City News

Climate rebels arrested after blocking CBD street

Sam, a 59 year old blind grandmother from Dapto, was among those arrested. Photo: Facebook/Extinction Rebellion Sydney

By ALLISON HORE

Protesters, chained to oil barrels full of cement and glued to the road, were arrested after blocking a busy CBD road for almost an hour.

The protesters, calling for climate action and an end to the Narrabri gas project, blocked the intersection of Bathurst and George Streets in Sydney at peak hour on Monday, causing traffic chaos.

The target of their protest was the APA Group, a natural gas transmission company which is developing the Western Slopes Pipeline (WSP), a $500 million 460-kilometre gas pipeline which will deliver natural gas from the Narrabri Gas Project to homes and businesses across New South Wales.

“Today we’re here to demand no gas, and climate action now,” explained a member of Extinction Rebellion in a live video posted to their Facebook page. 

“The APA group are the ones who are helping Santos with the Narrabri gas project, they’re building the Western Slopes gas pipelines, so we’re here today to say no toxic gas pipelines.”

The group who orchestrated the protest, Extinction Rebellion Australia, is one branch of the global protest group which began in London in 2018. They describe themselves as a “non-violent civil disobedience movement.”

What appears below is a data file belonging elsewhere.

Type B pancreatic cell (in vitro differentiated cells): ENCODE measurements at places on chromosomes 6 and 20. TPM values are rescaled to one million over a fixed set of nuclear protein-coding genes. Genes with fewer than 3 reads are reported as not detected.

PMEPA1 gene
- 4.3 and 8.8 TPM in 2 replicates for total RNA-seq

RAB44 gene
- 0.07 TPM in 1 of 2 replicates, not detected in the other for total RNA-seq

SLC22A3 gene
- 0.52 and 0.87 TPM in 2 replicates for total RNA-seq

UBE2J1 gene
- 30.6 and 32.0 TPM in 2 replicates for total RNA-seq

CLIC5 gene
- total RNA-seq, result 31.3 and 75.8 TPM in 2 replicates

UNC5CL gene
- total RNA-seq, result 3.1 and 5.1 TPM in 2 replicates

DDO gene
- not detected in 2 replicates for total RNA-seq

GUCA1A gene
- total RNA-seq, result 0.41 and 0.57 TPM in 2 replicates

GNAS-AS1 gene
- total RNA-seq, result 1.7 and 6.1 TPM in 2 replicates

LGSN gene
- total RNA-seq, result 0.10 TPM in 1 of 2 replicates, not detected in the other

One protester who glued her hand to the road of the intersection wore a sign around her neck saying “Glued on for Grandchildren Everywhere.” 

“I’m here for my grandchild, and all the grandchildren everywhere, because I listen to scientists. Most people will listen to scientists when it comes to medical stuff, flying in aeroplanes, they know they can land a rover on Mars,” she said.

“Yet for some reason people won’t listen to scientists when they say we’re in a climate and ecological emergency. And we need to do something now.”

Protesters arrested

Protesters on the road were issued ‘move on’ orders by police but refused to comply. 

Two women and one man who had affixed themselves to concrete-filled barrels were arrested. Another woman, a blind, 59-year-old grandmother, was arrested after she had glued herself to the road. They were charged with “preventing free passage of person, vehicle or vessel” and failing to comply with police directions.

Another protester climbed onto an awning out the front of the APA building on George Street holding a sign saying “APA and Santos, your gas is killing us” and throwing fake money down onto the footpath below. She was arrested by police and charged for littering and for “risking the safety of others” by climbing a building or structure.

Arrests are not something Extinction Rebellion is unfamiliar with. In fact, it is par for the course for Extinction Rebellion, and worth it to send a strong message. 

“Many of the actions will be arrestable. All are meant to be disruptive,” they say.

“We believe these are the lengths we must go to if we are going to get our governments to respond with the required urgency to the climate and ecological emergency that is only just beginning.”

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